The British Council is investing in the next generation of changemakers through its Social Enterprise in Schools programme.
The programme helps students develop 21st Century enterprise skills to get them ready for work and empower them to make a valuable contribution in their communities.
Working in partnership with the Social Enterprise Academy and the Real Ideas Organisation in 2016, we developed free lesson plans and teaching resources that help pupils gain hands-on experience of social enterprise.
To date, the programme has reached 40,000 students worldwide.
Recycling in Jamaica
Students at Guy’s Hill High School in Jamaica have developed a social enterprise to promote recycling, reduce waste and generate an income.
They create light bulbs out of recycled materials and natural products like bamboo and put them into everything from headlamps to pens.
Student Nickalos Lewis says, “I want to see changes around me that can create a positive impact on everyone.”
Joan Davis, the principal, says students are proud of what they’ve achieved. “They have a different walk,” she says, “they have a different pep because they think this is very special.”
Helping the homeless and unemployed in Greece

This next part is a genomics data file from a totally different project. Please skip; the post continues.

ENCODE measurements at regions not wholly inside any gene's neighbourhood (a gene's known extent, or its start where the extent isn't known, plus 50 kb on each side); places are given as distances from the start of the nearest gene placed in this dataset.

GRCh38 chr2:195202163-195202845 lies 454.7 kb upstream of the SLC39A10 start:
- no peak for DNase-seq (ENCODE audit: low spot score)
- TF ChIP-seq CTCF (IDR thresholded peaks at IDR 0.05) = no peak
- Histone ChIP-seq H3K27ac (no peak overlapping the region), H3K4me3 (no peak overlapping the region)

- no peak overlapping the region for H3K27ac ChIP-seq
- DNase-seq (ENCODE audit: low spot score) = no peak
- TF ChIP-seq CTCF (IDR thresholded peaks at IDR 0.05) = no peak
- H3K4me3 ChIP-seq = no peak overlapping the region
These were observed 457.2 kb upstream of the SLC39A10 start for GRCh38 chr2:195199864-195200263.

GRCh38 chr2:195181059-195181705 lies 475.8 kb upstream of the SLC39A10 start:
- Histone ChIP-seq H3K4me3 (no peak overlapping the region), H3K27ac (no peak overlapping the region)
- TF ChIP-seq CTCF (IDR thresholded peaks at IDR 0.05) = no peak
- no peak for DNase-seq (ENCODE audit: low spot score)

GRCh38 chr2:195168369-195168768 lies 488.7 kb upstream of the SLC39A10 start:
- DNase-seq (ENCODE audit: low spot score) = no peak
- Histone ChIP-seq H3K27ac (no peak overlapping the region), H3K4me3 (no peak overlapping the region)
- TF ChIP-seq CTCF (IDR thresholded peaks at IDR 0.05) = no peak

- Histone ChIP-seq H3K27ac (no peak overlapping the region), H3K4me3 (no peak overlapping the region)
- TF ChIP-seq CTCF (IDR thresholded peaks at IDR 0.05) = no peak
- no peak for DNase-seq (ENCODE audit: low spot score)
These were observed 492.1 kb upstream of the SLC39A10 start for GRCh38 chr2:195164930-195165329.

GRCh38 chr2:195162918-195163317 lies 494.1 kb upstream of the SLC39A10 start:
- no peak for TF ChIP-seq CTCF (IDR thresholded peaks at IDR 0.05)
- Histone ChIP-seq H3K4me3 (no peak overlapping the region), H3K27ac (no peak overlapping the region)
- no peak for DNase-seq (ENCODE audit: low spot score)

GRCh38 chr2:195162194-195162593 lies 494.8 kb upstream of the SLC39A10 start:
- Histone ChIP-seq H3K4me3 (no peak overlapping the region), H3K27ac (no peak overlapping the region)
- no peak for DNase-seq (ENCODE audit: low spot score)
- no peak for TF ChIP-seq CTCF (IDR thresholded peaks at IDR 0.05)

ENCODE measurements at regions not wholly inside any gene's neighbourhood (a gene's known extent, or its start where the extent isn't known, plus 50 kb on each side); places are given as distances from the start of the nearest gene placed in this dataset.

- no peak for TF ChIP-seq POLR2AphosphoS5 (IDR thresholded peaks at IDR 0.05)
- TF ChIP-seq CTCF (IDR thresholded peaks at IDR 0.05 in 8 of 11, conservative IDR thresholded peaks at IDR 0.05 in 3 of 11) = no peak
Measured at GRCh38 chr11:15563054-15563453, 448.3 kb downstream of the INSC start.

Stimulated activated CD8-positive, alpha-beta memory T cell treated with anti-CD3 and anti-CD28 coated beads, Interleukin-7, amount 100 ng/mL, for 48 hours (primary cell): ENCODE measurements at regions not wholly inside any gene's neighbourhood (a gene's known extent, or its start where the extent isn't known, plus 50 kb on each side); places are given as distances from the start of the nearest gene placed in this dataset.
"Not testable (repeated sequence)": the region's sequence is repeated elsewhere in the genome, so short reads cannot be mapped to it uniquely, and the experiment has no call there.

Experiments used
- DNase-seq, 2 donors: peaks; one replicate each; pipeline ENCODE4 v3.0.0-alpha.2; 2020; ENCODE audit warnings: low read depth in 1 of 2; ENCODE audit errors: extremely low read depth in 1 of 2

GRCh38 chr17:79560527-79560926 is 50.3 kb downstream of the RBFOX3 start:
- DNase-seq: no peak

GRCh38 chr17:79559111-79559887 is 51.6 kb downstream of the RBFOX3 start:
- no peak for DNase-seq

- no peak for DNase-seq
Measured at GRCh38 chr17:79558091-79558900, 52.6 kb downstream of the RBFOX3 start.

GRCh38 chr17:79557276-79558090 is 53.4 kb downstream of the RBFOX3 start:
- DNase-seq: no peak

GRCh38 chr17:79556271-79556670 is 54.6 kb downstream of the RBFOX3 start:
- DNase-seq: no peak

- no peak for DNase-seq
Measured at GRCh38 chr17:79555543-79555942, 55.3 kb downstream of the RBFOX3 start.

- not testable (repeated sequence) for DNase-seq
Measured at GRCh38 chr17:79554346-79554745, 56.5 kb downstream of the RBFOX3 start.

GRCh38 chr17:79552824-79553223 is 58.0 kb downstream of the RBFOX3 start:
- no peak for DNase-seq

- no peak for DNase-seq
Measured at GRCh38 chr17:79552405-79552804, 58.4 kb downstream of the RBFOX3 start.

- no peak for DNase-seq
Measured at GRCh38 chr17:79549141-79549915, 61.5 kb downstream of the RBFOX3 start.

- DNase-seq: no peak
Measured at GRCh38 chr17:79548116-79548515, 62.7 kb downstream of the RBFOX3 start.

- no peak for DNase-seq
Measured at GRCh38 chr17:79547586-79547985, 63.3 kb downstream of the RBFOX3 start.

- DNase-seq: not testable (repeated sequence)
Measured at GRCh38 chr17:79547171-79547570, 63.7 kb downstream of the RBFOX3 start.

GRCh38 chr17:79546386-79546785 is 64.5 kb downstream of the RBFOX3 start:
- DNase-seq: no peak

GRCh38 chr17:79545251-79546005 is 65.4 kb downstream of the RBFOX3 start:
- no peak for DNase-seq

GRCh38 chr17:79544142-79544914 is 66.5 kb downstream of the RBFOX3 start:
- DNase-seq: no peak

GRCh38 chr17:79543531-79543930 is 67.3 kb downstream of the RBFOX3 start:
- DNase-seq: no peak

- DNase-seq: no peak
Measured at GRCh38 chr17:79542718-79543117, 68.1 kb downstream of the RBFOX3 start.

Students of the Larissa Vocational Education and Training School developed a social enterprise that promotes the medical use of herbs and healing plants from the area around Mount Olympus, the home of the gods in Greek mythology.
They harvest the herbs and plants in an environmentally sensitive way and produce and sell homeopathic products. They also deliver seminars and run tours and campaigns to raise awareness. Their aim is to help poor farmers diversify and maintain a decent living.
Food habits was developed by a group of young people based in a remote and deprived area of northern Greece. Young people were concerned by an increase in homeless people especially during Covid-19. So, they created street food stands that offer employment for the homeless and provide affordable food to low income families in the communities. Profits would be donated to the local homeless centre.
Sports centre for the disabled in Kazakhstan
Gulden is primary school teacher and mother of four in Western Kazakhstan who participated in a social enterprise and education programme offered by the British Council and Chevron.
While taking part, she developed her own social enterprise and secured $3,000 in seed funding through a start-up competition.
Gulden used the funds to open a spacious sports centre that welcomes students with disabilities. She says that sports training helps disabled students boost their skills, confidence and future prospects and that the sports centre helps promote tolerance, human rights and equal opportunity.
Moreover, Gulden has become an ambassador for the programme who trains other social entrepreneurs.
Resources and more information are available at:
Social enterprise in schools learning resource:
SDG8 Decent work and economic growth classroom resource:
Thought leadership piece on role of SE in education:
Info on global SE programme: